Giustra, who founded Lions Gate Entertainment (NYSE:LGF) and the Radcliffe Foundation charitable organization, was the driving force behind a number of successful mining ventures, including UrAsia Energy Ltd., which was acquired in 2007 by Uranium One.

Uranium One is still headquartered in Toronto but is no longer a reporting issuer in Canada and is now fully owned by Russia’s state-owned Rosatom State Atomic Energy Corp. It is now in the process of relocating its headquarters to Russia.

Telfer resigned as a director of Uranium One in February, according to Sedar filings.

According to the Times story, in 2005, Giustra flew former president Bill Clinton on his private jet to Kazakhstan – where UrAsia was finalizing plans to acquire a number of uranium assets – to meet the country’s president.

“Within days of the visit, Mr. Giustra’s fledgling company, UrAsia Energy Ltd., signed a preliminary deal giving it stakes in three uranium mines controlled by the state-run uranium agency Kazatomprom,” the Times states.

But according to Giustra, Clinton arrived “a few days after I arrived in the country on another person’s plane, not on my plane,” and his visit had nothing to do with Giustra’s mining deal.

“Bill Clinton had nothing to do with the purchase of private mining stakes by a Canadian company,” Giustra writes.

After the acquisition, Giustra donated US$31.3 million to the Clinton Foundation. After its acquisitions in Kazakhstan, UrAsia was acquired by Uranium One. Telfer became Uranium One’s executive chairman. He ceased being a director in February, after it was acquired by Rosatom.

Uranium One ended up owning uranium assets in the U.S. and since uranium is considered a national security concern, the acquisition of a company with American uranium assets by a Russian state-owned company would have required the approval of various state agencies, according to the Times, including the State Department, which was headed by Hillary Clinton from 2009 to 2013.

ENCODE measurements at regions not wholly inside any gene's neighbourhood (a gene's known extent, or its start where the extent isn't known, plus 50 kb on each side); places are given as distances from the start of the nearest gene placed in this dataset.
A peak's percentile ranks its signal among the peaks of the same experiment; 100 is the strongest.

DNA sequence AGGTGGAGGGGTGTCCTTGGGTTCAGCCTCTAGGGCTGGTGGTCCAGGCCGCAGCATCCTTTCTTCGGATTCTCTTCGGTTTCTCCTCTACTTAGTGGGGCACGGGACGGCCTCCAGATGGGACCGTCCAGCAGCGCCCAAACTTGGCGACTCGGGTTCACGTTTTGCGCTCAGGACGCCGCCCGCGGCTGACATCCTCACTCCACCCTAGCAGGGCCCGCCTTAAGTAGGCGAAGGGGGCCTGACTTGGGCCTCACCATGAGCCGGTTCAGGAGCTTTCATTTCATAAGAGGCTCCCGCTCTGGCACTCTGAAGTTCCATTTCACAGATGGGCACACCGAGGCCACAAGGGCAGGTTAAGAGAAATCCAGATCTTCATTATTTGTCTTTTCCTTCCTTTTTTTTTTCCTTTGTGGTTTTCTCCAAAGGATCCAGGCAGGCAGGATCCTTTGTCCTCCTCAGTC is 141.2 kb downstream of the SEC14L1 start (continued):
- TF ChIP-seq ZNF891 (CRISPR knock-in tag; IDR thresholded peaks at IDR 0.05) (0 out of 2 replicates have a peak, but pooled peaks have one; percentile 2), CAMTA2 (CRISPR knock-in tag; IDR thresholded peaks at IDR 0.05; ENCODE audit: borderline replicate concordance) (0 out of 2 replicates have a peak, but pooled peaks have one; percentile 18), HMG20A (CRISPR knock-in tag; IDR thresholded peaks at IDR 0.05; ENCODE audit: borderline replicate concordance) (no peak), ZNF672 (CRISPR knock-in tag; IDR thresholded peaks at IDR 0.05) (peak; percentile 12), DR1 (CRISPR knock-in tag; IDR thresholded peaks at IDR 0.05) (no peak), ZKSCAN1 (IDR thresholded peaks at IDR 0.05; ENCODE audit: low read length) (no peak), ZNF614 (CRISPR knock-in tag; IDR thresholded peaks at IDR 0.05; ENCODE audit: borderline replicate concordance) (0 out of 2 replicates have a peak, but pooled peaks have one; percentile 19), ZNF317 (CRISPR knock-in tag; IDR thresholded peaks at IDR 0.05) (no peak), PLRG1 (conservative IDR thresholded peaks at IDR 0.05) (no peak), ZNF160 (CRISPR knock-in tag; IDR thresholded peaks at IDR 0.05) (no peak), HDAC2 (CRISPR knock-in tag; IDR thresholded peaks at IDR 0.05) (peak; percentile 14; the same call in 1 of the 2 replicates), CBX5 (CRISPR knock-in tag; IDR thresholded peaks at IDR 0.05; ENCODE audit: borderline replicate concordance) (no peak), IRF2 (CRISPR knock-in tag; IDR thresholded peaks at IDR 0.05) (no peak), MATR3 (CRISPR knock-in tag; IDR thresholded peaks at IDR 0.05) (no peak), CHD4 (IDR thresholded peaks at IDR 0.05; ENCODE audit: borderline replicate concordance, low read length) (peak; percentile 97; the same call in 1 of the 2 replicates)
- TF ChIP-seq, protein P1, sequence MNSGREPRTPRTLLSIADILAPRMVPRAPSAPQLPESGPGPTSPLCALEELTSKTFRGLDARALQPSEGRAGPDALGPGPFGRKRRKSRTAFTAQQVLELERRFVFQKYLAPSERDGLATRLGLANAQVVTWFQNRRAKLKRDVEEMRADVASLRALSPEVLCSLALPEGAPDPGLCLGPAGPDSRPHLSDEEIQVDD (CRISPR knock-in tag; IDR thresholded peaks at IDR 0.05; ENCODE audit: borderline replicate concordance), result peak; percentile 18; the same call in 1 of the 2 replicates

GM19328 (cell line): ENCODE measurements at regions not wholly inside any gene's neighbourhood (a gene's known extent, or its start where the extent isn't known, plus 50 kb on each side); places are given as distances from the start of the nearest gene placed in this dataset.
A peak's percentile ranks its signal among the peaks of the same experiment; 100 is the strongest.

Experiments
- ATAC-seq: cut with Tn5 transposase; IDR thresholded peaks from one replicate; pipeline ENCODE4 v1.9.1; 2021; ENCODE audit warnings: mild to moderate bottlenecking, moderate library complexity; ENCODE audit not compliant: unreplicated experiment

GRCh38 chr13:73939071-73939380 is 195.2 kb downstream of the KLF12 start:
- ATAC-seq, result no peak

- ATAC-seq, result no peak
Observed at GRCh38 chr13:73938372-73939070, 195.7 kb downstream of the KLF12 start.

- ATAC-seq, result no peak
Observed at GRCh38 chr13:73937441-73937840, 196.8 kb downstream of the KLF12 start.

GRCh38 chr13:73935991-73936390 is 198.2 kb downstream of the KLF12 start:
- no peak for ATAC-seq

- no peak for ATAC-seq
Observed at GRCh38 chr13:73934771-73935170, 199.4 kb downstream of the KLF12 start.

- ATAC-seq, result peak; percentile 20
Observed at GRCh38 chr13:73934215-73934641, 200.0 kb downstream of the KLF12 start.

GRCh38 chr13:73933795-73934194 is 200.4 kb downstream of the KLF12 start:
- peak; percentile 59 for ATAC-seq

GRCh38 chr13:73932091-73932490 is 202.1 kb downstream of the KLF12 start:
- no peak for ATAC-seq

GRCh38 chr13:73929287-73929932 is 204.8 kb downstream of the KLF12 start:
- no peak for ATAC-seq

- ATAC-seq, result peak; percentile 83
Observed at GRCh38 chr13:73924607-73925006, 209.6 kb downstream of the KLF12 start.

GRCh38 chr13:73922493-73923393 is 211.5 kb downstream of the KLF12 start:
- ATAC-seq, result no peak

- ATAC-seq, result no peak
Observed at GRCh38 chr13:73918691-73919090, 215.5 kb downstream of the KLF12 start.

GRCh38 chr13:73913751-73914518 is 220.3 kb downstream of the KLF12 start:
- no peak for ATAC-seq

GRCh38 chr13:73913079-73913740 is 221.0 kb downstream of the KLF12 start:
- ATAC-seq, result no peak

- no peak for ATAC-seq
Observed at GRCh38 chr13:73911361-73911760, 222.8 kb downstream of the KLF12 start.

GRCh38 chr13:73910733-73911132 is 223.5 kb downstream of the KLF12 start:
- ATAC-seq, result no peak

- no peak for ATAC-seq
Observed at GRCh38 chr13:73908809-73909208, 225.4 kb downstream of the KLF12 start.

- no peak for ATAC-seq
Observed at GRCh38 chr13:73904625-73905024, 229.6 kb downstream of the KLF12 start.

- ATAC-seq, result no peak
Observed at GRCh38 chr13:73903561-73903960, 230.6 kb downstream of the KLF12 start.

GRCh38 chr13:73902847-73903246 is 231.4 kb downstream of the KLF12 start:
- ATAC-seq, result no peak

Telfer said he made his pledge of $3 million to the Giustra-Clinton enterprise in 2008, prior to Hillary Clinton becoming Secretary of State. Over a period of years, after making the pledge, Telfer’s Fernwood Foundation has made a series of donations, now up to about $2.4 million, Telfer confirmed. Some of those donations would have been made while Hillary Clinton was Secretary of State.

At the time of his pledge, Uranium One did not yet own the American uranium property (acquired in 2010) that would have become a concern to American officials, and Russia, at the time, was only a minority shareholder in Uranium One, Telfer said.

It was only after Uranium One acquired the American property, and the Russians became a majority shareholder, that it would have become an issue for American agencies, he told BIV.

“In 2008, when I made that pledge, Hillary Clinton was not Secretary of State – number one. When I made the donation, she was not Secretary of State, we did not own the property, and we did not have a majority Russian shareholder.

“I never spoke to her, and there was no lobbying. I never tried to influence anyone. There was nothing to influence. There was no Russians, no Hillary and no property when I made this pledge."

A number of American media outlets have pointed out that the State Department had only one vote on a nine-member committee that would have signed off on the sale of American uranium assets to the Russians.